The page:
Because the minerals are mostly fine-grained, it is much more difficult to distinguish between the different types of extrusive igneous rocks than between different types of intrusive igneous rocks. Generally, the mineral constituents of fine-grained extrusive igneous rocks can only be determined by examination of of the rock under a , so only an approximate classification can usually be made in the field.

Hypabyssal igneous rocks are formed at a depth in between the and . These are formed due to cooling and resultant solidification of rising magma just beneath the earth surface. Hypabyssal rocks are less common than plutonic or volcanic rocks and often form , , , , or .

Igneous rocks are classified according to mode of occurrence, texture, mineralogy, chemical composition, and the geometry of the igneous body.

The classification of the many types of different igneous rocks can provide us with important information about the conditions under which they formed. Two important variables used for the classification of igneous rocks are particle size, which largely depends upon the cooling history, and the mineral composition of the rock. , or , , , , and are all important minerals in the formation of almost all igneous rocks, and they are basic to the classification of these rocks. All other minerals present are regarded as nonessential in almost all igneous rocks and are called accessory minerals. Types of igneous rocks with other essential minerals are very rare, and these rare rocks include those with essential .

In a simplified classification, igneous rock types are separated on the basis of the type of feldspar present, the presence or absence of , and in rocks with no feldspar or quartz, the type of iron or magnesium minerals present. Rocks containing quartz (silica in composition) are silica-oversaturated. Rocks with are silica-undersaturated, because feldspathoids cannot coexist in a stable association with quartz.

Igneous rocks which have crystals large enough to be seen by the naked eye are called ; those with crystals too small to be seen are called . Generally speaking, phaneritic implies an intrusive origin; aphanitic an extrusive one.

An igneous rock with larger, clearly discernible crystals embedded in a finer-grained matrix is termed . Porphyritic texture develops when some of the crystals grow to considerable size before the main mass of the magma crystallizes as finer-grained, uniform material.

We will classify igneous rocks on the basis of texture and composition. Texture refers to the size, shape and arrangement of the mineral grains or crystals of which the rock is composed.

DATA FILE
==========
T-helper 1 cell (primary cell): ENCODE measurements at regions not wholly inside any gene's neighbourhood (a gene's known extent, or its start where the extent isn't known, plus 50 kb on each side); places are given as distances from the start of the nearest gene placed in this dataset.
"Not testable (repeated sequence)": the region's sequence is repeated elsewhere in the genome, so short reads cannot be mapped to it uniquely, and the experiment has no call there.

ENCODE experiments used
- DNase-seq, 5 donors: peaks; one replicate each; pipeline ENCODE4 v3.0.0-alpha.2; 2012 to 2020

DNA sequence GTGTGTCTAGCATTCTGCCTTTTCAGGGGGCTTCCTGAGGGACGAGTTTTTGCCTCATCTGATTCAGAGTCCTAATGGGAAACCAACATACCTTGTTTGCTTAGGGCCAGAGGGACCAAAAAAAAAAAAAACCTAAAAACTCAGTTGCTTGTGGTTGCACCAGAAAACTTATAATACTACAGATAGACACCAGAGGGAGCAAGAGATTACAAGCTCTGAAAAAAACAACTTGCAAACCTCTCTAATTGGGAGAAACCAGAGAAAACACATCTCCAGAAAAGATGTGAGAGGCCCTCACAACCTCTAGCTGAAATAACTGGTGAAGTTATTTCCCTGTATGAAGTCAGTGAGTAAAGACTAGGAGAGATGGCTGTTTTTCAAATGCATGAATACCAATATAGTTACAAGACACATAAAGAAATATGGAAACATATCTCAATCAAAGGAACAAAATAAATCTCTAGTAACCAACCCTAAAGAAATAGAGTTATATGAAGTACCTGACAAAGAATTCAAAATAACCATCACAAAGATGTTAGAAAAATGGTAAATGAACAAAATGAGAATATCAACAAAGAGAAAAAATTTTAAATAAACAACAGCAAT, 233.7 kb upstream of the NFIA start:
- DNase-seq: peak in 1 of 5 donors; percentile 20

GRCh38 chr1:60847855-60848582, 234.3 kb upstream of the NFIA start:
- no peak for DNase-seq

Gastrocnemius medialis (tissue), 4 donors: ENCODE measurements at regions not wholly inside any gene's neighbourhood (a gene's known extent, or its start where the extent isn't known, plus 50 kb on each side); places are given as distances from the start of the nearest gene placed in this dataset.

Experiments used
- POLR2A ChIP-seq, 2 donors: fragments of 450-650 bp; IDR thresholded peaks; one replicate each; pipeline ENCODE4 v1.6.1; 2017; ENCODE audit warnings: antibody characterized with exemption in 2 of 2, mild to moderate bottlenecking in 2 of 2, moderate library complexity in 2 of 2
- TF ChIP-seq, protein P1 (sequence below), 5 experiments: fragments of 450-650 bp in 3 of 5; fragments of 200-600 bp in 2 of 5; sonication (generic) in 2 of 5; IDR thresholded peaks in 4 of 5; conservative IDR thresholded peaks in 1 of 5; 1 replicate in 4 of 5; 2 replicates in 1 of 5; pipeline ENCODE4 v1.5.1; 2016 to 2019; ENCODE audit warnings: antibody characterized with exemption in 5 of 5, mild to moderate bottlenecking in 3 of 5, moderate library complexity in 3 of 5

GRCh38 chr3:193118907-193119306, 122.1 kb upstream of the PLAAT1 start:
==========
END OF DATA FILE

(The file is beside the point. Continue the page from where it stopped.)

Texture is an important criterion for the naming of volcanic rocks. The of volcanic rocks, including the size, shape, orientation, and distribution of mineral grains and the intergrain relationships, will determine whether the rock is termed a , a lava or a simple .

However, the texture is only a subordinate part of classifying volcanic rocks, as most often there needs to be chemical information gleaned from rocks with extremely fine-grained or from airfall tuffs, which may be formed from volcanic ash.

Textural criteria are less critical in classifying intrusive rocks where the majority of minerals will be visible to the naked eye or at least using a hand lens, magnifying glass or microscope. Plutonic rocks tend also to be less texturally varied and less prone to gaining structural fabrics. Textural terms can be used to differentiate different intrusive phases of large plutons, for instance margins to large intrusive bodies, stocks and (apophyses). Mineralogical classification is used most often to classify plutonic rocks. Chemical classifications are preferred to classify volcanic rocks, with phenocryst species used as a prefix, e.g. "olivine-bearing picrite" or "orthoclase-phyric rhyolite".

Chemical classification
Igneous rocks can be classified according to chemical or mineralogical parameters:

Chemical: total alkali-silica content () for classification used when modal or mineralogic data is unavailable:

Chemical classification also extends to differentiating rocks which are chemically similar according to the TAS diagram, for instance;

An idealized mineralogy (the ) can be calculated from the chemical composition, and the calculation is useful for rocks too fine-grained or too altered for identification of minerals that crystallized from the melt. For instance, normative quartz classifies a rock as silica-oversaturated; an example is rhyolite. In an older terminology silica oversaturated rocks were called or acidic where the SiO2 was greater than 66% and the family term quartzolite was applied to the most silicic. A normative classifies a rock as silica-undersaturated; an example is .

History of classification
In 1902, a group of American petrographers proposed that all existing classifications of igneous rocks should be discarded and replaced by a "quantitative" classification based on chemical analysis. They showed how vague and often unscientific was much of the existing terminology and argued that as the chemical composition of an igneous rock was its most fundamental characteristic it should be elevated to prime position.